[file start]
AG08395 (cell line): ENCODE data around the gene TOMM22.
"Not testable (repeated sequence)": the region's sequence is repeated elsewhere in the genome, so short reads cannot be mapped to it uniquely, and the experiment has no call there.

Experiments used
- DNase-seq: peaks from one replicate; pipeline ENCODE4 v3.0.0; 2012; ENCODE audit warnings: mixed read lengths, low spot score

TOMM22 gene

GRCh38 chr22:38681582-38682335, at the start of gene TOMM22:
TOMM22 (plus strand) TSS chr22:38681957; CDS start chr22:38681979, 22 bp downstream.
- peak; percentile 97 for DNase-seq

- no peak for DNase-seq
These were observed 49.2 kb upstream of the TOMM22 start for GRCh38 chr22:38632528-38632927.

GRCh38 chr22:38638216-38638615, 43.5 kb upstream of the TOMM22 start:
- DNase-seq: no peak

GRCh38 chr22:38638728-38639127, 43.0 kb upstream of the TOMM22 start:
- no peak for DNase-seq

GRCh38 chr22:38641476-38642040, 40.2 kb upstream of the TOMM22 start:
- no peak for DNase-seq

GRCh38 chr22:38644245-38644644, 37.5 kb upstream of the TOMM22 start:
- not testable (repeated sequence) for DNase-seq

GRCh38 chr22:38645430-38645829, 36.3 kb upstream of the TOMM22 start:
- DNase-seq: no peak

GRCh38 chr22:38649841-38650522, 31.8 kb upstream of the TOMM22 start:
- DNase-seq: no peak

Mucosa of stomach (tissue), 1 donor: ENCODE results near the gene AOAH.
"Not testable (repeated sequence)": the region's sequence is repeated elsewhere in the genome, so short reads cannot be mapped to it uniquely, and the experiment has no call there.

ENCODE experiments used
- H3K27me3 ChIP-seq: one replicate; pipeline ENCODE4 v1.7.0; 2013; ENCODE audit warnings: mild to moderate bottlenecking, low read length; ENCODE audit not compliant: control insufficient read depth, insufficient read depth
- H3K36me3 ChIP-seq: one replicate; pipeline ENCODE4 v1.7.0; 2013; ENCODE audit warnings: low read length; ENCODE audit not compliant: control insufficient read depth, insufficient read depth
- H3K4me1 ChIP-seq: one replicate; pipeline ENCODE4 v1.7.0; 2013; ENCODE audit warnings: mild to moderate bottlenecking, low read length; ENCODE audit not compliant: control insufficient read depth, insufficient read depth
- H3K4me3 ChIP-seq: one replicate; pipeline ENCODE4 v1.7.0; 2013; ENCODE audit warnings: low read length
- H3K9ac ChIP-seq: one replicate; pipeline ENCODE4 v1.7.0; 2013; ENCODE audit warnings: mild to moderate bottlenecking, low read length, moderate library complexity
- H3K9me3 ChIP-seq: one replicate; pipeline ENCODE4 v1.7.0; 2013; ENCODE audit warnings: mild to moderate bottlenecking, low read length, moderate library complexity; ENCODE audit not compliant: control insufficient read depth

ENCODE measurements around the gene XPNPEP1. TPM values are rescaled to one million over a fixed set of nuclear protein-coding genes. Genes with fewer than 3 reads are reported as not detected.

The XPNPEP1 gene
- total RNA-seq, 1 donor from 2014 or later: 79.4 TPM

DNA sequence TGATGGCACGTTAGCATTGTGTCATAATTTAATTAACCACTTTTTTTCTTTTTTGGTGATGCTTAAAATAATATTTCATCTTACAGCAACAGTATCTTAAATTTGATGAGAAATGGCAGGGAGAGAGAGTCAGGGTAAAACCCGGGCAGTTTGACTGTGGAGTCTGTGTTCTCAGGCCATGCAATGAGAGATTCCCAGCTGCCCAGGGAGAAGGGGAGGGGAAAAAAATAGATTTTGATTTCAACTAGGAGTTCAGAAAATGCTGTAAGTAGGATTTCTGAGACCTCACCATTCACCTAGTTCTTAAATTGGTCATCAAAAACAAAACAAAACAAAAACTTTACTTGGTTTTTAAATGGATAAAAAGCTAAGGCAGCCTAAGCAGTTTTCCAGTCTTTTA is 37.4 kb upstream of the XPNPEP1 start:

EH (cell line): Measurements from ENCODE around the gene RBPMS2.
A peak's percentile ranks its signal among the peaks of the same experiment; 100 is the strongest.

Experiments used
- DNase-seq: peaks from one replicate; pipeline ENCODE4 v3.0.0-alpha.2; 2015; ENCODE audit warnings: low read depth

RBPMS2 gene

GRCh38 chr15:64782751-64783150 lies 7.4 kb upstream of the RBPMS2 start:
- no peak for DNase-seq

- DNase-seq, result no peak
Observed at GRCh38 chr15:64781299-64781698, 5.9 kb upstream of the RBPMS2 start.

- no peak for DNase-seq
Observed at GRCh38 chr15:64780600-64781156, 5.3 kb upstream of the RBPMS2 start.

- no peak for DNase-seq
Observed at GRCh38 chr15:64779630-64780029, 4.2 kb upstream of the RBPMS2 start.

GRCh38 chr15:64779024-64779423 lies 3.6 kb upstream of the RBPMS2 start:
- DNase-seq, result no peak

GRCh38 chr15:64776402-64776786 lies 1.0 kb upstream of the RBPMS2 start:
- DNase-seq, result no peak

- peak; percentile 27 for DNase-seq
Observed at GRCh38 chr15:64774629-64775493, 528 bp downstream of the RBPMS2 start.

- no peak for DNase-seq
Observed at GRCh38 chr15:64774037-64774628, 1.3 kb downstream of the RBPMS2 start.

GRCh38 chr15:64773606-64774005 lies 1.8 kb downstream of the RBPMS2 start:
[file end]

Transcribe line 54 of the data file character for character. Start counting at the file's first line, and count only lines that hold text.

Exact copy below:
Observed at GRCh38 chr15:64774629-64775493, 528 bp downstream of the RBPMS2 start.